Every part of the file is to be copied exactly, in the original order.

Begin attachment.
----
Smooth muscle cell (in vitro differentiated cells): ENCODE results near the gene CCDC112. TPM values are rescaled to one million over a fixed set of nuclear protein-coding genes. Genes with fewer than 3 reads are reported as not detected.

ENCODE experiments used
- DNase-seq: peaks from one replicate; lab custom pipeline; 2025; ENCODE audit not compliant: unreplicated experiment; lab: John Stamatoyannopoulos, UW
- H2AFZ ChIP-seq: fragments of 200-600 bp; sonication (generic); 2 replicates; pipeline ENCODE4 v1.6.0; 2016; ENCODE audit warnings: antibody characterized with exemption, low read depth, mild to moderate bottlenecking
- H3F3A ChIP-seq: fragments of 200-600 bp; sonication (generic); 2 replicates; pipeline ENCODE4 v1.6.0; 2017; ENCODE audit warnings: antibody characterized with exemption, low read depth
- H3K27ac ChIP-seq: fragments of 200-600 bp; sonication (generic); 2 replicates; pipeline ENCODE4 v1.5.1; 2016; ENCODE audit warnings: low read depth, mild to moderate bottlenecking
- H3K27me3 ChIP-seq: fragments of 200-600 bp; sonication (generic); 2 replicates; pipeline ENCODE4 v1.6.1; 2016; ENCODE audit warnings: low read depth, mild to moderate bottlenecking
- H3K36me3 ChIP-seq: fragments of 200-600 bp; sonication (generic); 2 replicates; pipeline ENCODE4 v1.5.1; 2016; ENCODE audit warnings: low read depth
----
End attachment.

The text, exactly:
Smooth muscle cell (in vitro differentiated cells): ENCODE results near the gene CCDC112. TPM values are rescaled to one million over a fixed set of nuclear protein-coding genes. Genes with fewer than 3 reads are reported as not detected.

ENCODE experiments used
- DNase-seq: peaks from one replicate; lab custom pipeline; 2025; ENCODE audit not compliant: unreplicated experiment; lab: John Stamatoyannopoulos, UW
- H2AFZ ChIP-seq: fragments of 200-600 bp; sonication (generic); 2 replicates; pipeline ENCODE4 v1.6.0; 2016; ENCODE audit warnings: antibody characterized with exemption, low read depth, mild to moderate bottlenecking
- H3F3A ChIP-seq: fragments of 200-600 bp; sonication (generic); 2 replicates; pipeline ENCODE4 v1.6.0; 2017; ENCODE audit warnings: antibody characterized with exemption, low read depth
- H3K27ac ChIP-seq: fragments of 200-600 bp; sonication (generic); 2 replicates; pipeline ENCODE4 v1.5.1; 2016; ENCODE audit warnings: low read depth, mild to moderate bottlenecking
- H3K27me3 ChIP-seq: fragments of 200-600 bp; sonication (generic); 2 replicates; pipeline ENCODE4 v1.6.1; 2016; ENCODE audit warnings: low read depth, mild to moderate bottlenecking
- H3K36me3 ChIP-seq: fragments of 200-600 bp; sonication (generic); 2 replicates; pipeline ENCODE4 v1.5.1; 2016; ENCODE audit warnings: low read depth